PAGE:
Staunton is on the first alignment of Route 66 but close to the second alignment on the city’s south side. The city is home to several notable Route 66 attractions including the Route 66 Flea Market and Storage Giant Rocking Chair, Henry’s Rabbit Ranch- a whimsical Mother Road stop in the Route 66 Hall of Fame dedicated to Volkswagen rabbits, fluffy rabbits, and Route 66 memorabilia- and Country Classic Cars- a shop and museum unto itself dedicated to 20th century vehicles.
Visitors can stop at popular Italian restaurant Cavataio’s or historic 1931 Decamp Station for a bite to eat and to see the Route 66 Mural Trail rendition. The mural has symbols representing the rabbit ranch, Decamp roadhouse, the Staunton bike trail, Staunton Reservoir, Cavataio’s, and the former Neuhaus Texaco Station.
Livingston 908 Veterans Memorial Drive, Livingston 62058 – Third Alignment
The small town of Livingston is located on the third alignment of Route 66. There aren’t any ’66 gas stations left in the town but Livingston is home to the Pink Elephant Antique Mall, a kitschy collection of Mother Road memorabilia including a reclaimed Beach Boy, a Uniroyal Gal, a Harley Davidson Muffler Man, a flying saucer ski cabin, a giant ice-cream cone selling ice cream, and a giant pink elephant.
The antique mall is also home to the 50’s styled Twistee Treat Diner which serves up diner favorites and vintage sweets. Livingston’s Route 66 Mural Trail iteration is on the front of the Pink Elephant Antique Mall and portrays the giant ice-cream cone, the flying saucer, an American farm representing Livingston’s rural community, and vintage cars representing Livingston’s significance as a popular Route 66 pit stop.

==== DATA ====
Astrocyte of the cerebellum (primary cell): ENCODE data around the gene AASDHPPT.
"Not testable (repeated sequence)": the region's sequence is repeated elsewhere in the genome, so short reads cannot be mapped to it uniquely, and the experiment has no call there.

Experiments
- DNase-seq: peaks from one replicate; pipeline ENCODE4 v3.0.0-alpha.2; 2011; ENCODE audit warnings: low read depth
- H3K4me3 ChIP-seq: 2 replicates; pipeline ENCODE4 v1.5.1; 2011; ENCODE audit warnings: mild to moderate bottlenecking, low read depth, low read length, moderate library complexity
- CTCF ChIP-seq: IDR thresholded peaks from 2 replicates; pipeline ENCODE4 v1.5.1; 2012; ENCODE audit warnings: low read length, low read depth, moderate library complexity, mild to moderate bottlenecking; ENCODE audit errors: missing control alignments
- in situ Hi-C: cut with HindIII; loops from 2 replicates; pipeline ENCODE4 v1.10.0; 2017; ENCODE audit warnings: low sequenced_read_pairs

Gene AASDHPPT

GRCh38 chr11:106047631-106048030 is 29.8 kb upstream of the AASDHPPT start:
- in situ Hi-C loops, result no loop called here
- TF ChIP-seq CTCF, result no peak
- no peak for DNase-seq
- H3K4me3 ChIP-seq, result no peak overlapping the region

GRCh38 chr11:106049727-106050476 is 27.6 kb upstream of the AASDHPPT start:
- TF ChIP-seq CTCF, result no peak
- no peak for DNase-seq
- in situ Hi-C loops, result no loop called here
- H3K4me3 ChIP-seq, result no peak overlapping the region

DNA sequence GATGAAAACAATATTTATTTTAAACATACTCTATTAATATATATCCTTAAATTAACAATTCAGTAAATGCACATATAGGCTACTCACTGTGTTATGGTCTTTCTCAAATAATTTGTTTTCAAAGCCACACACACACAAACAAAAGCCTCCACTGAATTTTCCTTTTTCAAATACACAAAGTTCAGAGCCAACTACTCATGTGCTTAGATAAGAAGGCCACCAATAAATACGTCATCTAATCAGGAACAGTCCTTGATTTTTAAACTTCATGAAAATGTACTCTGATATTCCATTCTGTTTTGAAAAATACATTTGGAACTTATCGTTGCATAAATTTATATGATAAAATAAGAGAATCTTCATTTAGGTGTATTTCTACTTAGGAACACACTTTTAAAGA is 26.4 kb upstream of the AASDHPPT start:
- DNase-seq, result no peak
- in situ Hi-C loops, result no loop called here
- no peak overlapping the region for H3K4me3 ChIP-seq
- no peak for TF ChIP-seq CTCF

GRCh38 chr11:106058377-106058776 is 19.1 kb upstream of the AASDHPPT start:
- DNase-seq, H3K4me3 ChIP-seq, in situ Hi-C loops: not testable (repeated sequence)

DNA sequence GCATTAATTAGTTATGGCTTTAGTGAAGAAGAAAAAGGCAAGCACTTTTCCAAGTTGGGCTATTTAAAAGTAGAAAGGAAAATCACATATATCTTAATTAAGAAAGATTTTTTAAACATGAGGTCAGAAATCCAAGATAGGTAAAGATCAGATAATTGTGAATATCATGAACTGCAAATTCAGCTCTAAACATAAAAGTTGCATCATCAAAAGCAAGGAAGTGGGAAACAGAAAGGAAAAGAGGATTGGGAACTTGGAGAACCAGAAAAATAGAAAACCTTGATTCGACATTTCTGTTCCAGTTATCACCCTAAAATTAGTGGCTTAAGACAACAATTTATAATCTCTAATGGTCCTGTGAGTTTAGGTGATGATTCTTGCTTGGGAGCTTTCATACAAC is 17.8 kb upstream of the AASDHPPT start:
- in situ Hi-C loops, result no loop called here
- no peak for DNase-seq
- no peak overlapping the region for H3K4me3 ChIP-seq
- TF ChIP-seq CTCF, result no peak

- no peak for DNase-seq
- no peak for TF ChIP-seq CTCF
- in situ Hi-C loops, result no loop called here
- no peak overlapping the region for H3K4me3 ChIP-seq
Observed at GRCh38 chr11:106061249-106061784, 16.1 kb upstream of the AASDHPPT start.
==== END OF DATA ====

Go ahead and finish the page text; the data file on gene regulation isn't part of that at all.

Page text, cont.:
Hamel 11 S. Old Route 66, Hamel 62046 – First, Second, & Third Alignment
Once a service and dining pit stop on Route 66, the Village of Hamel has been aligned on Route 66 since its beginning and is still on the original route. The village is home to the 1931 Saint Paul Lutheran Church also called the ‘Church of the Neon Cross’. The town was also home to Nearon’s Tourist Cabins, a Conoco Station, a Meramec Caverns barn sign, Cassens Car Dealership, and Fowley’s Tavern- all since demolished or converted today.
In 1937, Hamel ‘Tourist’ Haven restaurant was opened by George Cassens- today the restaurant is reopened under the name Wheezy’s Grill and still serves up meals hot and ready like it did in the old days. Another Hamel eatery is the Route 66 Creamery which opened in 2021. The new restaurant revives Route 66 charm with ice-cream, steak burgers, and chili and the Route 66 Mural Trail iteration for Hamel is on its façade. The Hamel mural depicts classic Route 66 diner food like ice-cream, a burger, and a float, Hamel’s water tower, the Neon Cross Church, a 50’s era car, the Madison County Bike Trail, and the 1820-1852 Hamel School Log Cabin. Now a museum, the cabin preserves artifacts from the 19th century and can be visited by appointment.
Edwardsville 100 E. Vandalia St. Edwardsville 62025 – First, Second, & Third Alignment